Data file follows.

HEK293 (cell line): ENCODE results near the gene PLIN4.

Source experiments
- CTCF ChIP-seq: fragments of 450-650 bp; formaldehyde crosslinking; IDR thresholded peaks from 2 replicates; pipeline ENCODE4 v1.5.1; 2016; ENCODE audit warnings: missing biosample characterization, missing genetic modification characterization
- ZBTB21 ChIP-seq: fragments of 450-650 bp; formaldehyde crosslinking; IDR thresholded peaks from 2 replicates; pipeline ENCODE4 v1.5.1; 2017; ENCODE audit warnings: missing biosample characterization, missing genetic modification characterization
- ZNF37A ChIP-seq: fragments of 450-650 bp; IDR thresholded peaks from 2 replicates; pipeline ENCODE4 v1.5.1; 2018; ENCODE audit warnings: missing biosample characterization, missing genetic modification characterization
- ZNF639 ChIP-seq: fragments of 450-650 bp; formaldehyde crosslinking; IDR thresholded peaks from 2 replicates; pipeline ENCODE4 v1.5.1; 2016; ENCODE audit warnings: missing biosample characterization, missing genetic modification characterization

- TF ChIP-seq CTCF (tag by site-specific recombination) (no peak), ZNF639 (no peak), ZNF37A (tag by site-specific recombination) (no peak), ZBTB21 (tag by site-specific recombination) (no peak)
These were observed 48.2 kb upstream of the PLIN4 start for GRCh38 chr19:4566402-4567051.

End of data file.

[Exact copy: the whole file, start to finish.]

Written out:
HEK293 (cell line): ENCODE results near the gene PLIN4.

Source experiments
- CTCF ChIP-seq: fragments of 450-650 bp; formaldehyde crosslinking; IDR thresholded peaks from 2 replicates; pipeline ENCODE4 v1.5.1; 2016; ENCODE audit warnings: missing biosample characterization, missing genetic modification characterization
- ZBTB21 ChIP-seq: fragments of 450-650 bp; formaldehyde crosslinking; IDR thresholded peaks from 2 replicates; pipeline ENCODE4 v1.5.1; 2017; ENCODE audit warnings: missing biosample characterization, missing genetic modification characterization
- ZNF37A ChIP-seq: fragments of 450-650 bp; IDR thresholded peaks from 2 replicates; pipeline ENCODE4 v1.5.1; 2018; ENCODE audit warnings: missing biosample characterization, missing genetic modification characterization
- ZNF639 ChIP-seq: fragments of 450-650 bp; formaldehyde crosslinking; IDR thresholded peaks from 2 replicates; pipeline ENCODE4 v1.5.1; 2016; ENCODE audit warnings: missing biosample characterization, missing genetic modification characterization

- TF ChIP-seq CTCF (tag by site-specific recombination) (no peak), ZNF639 (no peak), ZNF37A (tag by site-specific recombination) (no peak), ZBTB21 (tag by site-specific recombination) (no peak)
These were observed 48.2 kb upstream of the PLIN4 start for GRCh38 chr19:4566402-4567051.